Jessica Helfand | Essays

Reflections on the Ephemeral World, Part Two: Food

Summer, Giuseppe Arcimboldo, 1573. (Oil on canvas, Musée du Louvre, Paris)

A year or so ago, I was invited to tea, with perhaps half-a-dozen other women, at the home of the mother of one of my children's friends. Upon arrival, I noticed that a long table had been set up in her living room, upon which lay every confection known to man — and then some. There were edible decorations and disposable trays and even, God help me, chef hats.

It quickly became evident that tea wasn't the half of it: we'd been invited to get creative with cookie-decorating.

Appalled by the industrial-strength quanities of sugar fueling this little exercise in domestic nonsense, I rolled my eyes at a friend, who quickly consoled me. "Think of her as an artist," she suggested. "Sugar is her medium."

Unconvinced — and enroute, as it happened, to a mammogram — I made tiny breast sculptures crafted from Mallomars and meringue to bring to the radiologist. They turned out to be rather enjoyable to make, and the activity, though ludicrous, put a minor dent into what was (is) a source of annual anxiety for most women.

In an age in which permanence requires being uploaded, digitized and exiled to microfiche, things that are considered ephemeral take on added significance. Of course, the very question of what is, or is not, ephemeral is itself something of an oxymoron: technically speaking, if you save something, how can it be ephemeral? Clearly, an abbreviated life adds to an object's essential allure, and it is probable that this very fragility reminds us, in no small way, of our own mortality. Something meant to inhabit this world briefly — a ticket stub, a butterfly wing, a cookie — will inevitably decompose before we know it. Does an intervention to extend its life render us heroic, or just mildly delusional? Making design out of something ephemeral raises this proposition to an entirely new level: on the one hand, you could easily liken such behavior to, say, rearranging the deck chairs on the Titanic. And on the other?

Welcome to the world of foodistry: design with food.

Ever since the 16th century Italian Mannerist painter Arcimboldo made portraits from the detritus of his dinner, the relationship between the visual and the edible has been something of a puzzle. But it is one thing entirely to photograph a banana peel or paint a bunch of grapes — virtually rendering a natural form inert and, by conjecture, consigning it to a kind of pictorial permanence — and another to base your creation on a soufflé that is doomed ( perhaps momentarily) to deflate. What can be said of the parents who spend hours each day making charaben — preparing narrative scenes in their childrens’ bento boxes? (And what, indeed, of the person who chose to render the likeness of Bill Gates in an assortment of luncheon meats?) A recent article in the New York Times described the rarified art of professional garnishing, in which a certain slim, curvy knife transforms the mundane into the magnificent. (Like any field, there are insider secrets: “Jicama, along with daikon and rutabaga, are favored for carving three-dimensional figures because they are firm and don’t brown.”)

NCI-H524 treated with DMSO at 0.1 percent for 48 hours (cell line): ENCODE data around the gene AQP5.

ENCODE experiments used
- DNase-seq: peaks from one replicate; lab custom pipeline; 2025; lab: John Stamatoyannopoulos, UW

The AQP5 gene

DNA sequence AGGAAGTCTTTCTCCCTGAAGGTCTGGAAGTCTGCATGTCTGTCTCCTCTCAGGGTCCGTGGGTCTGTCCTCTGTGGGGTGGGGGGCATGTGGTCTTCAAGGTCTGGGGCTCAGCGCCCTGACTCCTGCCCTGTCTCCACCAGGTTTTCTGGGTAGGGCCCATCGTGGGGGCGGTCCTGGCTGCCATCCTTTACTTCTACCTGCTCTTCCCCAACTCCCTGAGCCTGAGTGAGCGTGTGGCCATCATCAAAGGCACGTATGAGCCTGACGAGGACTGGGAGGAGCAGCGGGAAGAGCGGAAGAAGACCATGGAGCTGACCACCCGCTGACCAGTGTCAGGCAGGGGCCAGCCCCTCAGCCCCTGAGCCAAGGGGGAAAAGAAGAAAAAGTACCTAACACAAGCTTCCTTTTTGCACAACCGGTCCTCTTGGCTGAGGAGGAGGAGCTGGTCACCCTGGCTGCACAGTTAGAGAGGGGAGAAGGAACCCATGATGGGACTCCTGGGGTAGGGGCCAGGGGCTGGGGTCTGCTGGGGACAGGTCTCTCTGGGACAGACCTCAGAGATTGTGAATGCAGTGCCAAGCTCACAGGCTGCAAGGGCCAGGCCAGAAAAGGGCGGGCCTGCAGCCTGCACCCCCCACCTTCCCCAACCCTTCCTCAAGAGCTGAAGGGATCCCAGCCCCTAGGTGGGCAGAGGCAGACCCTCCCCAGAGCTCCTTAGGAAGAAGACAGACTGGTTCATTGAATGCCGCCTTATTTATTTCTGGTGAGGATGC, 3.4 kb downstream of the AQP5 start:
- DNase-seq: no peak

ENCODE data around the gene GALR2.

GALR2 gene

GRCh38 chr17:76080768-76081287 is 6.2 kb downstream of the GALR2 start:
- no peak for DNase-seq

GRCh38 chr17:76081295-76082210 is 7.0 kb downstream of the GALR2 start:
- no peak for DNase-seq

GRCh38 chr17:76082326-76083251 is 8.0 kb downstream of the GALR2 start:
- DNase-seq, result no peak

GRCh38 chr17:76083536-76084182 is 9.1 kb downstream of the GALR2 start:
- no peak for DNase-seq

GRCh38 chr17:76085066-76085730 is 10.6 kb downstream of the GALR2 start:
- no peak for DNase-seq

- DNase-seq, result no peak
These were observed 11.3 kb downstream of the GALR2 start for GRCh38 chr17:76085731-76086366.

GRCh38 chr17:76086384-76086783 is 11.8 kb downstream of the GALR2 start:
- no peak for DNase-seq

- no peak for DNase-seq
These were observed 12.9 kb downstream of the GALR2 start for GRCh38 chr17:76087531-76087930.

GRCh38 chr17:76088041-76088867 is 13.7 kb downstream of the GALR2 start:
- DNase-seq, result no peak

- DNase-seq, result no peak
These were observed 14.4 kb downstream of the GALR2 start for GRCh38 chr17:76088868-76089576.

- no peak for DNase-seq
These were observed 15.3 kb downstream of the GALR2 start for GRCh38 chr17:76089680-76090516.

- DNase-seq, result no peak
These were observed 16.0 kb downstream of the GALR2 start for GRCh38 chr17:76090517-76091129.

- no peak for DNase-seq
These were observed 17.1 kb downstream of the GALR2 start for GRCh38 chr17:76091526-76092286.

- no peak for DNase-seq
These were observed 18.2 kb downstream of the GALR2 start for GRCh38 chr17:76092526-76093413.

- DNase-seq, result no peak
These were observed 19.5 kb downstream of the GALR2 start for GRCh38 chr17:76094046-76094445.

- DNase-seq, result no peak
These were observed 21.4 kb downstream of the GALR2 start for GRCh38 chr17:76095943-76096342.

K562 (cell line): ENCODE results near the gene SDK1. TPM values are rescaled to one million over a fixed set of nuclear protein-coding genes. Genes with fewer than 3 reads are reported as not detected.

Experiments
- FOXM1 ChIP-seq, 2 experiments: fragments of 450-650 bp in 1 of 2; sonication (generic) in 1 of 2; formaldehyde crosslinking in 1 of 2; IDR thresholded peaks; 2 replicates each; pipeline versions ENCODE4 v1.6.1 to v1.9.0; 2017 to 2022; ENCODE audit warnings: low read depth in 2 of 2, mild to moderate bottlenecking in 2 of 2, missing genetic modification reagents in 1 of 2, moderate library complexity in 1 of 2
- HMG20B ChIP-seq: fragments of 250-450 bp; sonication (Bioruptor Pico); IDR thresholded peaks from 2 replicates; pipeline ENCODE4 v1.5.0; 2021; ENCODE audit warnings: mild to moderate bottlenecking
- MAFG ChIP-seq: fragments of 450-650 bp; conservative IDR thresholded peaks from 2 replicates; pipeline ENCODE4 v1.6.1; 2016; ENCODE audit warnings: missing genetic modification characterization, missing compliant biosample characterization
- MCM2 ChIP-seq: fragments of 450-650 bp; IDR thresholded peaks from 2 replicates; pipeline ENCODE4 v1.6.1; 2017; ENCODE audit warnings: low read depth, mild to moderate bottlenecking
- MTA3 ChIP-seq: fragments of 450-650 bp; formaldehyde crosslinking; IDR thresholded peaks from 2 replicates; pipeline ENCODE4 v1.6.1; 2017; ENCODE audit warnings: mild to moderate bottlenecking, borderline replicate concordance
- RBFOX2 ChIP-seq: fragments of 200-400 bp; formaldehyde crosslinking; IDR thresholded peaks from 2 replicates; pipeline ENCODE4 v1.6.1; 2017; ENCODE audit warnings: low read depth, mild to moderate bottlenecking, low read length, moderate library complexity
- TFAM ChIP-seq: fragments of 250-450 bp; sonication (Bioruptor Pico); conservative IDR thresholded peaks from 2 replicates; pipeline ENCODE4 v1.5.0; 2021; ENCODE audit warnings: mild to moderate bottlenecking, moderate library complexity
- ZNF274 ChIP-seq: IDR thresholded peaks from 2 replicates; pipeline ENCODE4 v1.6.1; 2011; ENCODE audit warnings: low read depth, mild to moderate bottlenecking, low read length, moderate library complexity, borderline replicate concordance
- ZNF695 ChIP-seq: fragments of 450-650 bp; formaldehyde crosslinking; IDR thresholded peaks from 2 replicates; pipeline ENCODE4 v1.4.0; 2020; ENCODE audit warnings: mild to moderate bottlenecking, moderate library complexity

Evidently, not every food artist can claim control over the gestational imperative of the medium. (Consider the poor ice sculptor.) Indeed, the more complex the elements, the higher the risk of melting, breaking, imploding or worse. At the extreme end of this spectrum are the gravity defying feats of professional pastry chefs, whose complex constructions involve exotic trickery made from things like spun sugar. And at the really extreme end are chefs who apply similar techniques but recognize the implicit, aesthetic need to to self-edit, to interpret food presentation with a kind of less-is-more panache. (On the down side, the result often favors the elf-food portion size familiar to all chic dining establishments: a fileted raisin, a teaspoon-sized dollop of gelato, a glazed chocolate-dipped espresso bean suspended in mid-air from a piece of candied dental floss and voilà. Check, please!)

I confess to being one of those people who sees a disposable plastic bottle and thinks about the chocolate sauce I will dispense before plating a dessert that very evening. As a tired working parent, I am no culinary goddess, but put me within five inches of anything chocolate and I am creating typographic swashes for any dish that will have me. (Don’t dismiss it before you’ve tried it. Highly addictive, particularly the chocolate part.) But I know my limits: I melt, I draw, and I'm done. Not so with food designers who pride themselves on their dexterity with what is, by definition, a perishible medium. Or is it?